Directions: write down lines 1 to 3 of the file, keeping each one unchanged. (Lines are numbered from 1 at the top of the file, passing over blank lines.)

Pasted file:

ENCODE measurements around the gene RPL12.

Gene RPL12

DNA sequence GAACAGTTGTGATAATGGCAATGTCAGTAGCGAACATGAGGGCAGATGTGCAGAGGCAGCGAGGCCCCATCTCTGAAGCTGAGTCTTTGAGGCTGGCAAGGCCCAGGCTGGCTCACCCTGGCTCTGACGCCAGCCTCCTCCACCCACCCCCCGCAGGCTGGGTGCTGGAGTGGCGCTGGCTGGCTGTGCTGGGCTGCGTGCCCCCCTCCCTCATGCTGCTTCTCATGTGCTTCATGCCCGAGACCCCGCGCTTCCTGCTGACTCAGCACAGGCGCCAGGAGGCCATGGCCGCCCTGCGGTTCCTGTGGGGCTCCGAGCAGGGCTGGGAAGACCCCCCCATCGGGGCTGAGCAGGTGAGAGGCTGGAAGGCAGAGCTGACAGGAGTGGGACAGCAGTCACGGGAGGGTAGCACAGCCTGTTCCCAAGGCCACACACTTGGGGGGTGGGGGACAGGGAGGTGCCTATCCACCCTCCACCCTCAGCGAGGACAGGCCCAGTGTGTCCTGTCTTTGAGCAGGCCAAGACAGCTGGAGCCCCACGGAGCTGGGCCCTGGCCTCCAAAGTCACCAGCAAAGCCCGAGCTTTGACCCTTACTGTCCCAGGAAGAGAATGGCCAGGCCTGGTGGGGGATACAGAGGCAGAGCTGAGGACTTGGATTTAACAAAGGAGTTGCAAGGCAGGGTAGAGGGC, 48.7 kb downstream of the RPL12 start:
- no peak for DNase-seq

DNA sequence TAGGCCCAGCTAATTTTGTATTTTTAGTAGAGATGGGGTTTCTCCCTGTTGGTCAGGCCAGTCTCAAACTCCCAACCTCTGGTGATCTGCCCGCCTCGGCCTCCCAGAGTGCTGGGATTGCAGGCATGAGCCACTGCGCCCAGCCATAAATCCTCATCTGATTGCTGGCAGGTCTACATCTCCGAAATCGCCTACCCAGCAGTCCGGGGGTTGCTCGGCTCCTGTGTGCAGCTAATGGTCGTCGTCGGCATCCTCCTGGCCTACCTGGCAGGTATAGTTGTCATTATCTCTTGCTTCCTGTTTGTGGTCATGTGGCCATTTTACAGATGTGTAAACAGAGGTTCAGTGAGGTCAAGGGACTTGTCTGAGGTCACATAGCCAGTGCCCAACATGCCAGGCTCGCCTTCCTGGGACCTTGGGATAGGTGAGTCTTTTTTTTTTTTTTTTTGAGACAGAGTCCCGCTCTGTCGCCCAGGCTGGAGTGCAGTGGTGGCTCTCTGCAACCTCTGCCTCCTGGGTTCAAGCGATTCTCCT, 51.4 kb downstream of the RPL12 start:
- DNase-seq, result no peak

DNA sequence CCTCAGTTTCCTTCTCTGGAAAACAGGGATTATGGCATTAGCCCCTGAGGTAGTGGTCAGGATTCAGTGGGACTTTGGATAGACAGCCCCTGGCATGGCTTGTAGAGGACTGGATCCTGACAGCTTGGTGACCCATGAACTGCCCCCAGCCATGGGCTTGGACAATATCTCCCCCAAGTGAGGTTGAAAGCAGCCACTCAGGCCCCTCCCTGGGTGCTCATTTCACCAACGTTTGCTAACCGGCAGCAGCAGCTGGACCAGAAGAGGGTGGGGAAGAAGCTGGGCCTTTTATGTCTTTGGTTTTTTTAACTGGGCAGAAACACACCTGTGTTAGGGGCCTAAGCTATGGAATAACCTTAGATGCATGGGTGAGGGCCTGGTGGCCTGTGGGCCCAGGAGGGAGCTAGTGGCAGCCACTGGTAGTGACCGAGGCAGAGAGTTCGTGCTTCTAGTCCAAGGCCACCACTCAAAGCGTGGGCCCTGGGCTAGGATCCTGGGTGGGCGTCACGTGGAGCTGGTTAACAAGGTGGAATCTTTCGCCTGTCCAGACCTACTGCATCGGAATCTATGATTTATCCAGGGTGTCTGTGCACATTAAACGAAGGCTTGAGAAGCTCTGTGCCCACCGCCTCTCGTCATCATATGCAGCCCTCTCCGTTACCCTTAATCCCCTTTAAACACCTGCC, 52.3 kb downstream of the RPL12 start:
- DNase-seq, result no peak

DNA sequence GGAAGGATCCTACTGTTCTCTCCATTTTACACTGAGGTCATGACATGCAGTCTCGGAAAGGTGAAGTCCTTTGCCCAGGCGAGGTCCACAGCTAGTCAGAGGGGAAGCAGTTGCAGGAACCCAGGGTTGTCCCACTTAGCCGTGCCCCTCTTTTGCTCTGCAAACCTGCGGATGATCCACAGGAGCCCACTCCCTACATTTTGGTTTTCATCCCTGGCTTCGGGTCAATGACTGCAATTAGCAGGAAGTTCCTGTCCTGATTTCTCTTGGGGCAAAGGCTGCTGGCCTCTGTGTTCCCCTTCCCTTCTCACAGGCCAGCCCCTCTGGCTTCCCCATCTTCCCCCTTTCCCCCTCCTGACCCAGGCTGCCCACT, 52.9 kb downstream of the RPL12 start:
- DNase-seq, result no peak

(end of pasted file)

ENCODE measurements around the gene RPL12.

Gene RPL12

DNA sequence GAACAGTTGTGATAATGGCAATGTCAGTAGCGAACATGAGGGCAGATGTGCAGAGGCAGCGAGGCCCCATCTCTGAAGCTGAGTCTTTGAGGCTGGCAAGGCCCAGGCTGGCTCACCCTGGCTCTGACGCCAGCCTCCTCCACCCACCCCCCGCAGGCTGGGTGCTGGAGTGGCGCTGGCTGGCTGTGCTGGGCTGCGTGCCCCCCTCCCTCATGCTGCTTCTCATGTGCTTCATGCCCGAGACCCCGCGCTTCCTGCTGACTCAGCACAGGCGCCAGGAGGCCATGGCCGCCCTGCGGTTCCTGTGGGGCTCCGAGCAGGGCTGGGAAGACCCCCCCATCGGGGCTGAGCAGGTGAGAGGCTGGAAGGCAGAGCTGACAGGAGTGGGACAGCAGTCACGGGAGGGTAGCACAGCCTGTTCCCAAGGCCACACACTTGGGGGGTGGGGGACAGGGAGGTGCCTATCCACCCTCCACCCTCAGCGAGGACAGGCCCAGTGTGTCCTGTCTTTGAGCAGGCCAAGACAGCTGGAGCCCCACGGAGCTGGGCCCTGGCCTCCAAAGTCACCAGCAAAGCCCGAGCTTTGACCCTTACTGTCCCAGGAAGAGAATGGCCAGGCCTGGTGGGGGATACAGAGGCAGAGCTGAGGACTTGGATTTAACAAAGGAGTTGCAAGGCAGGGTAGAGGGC, 48.7 kb downstream of the RPL12 start: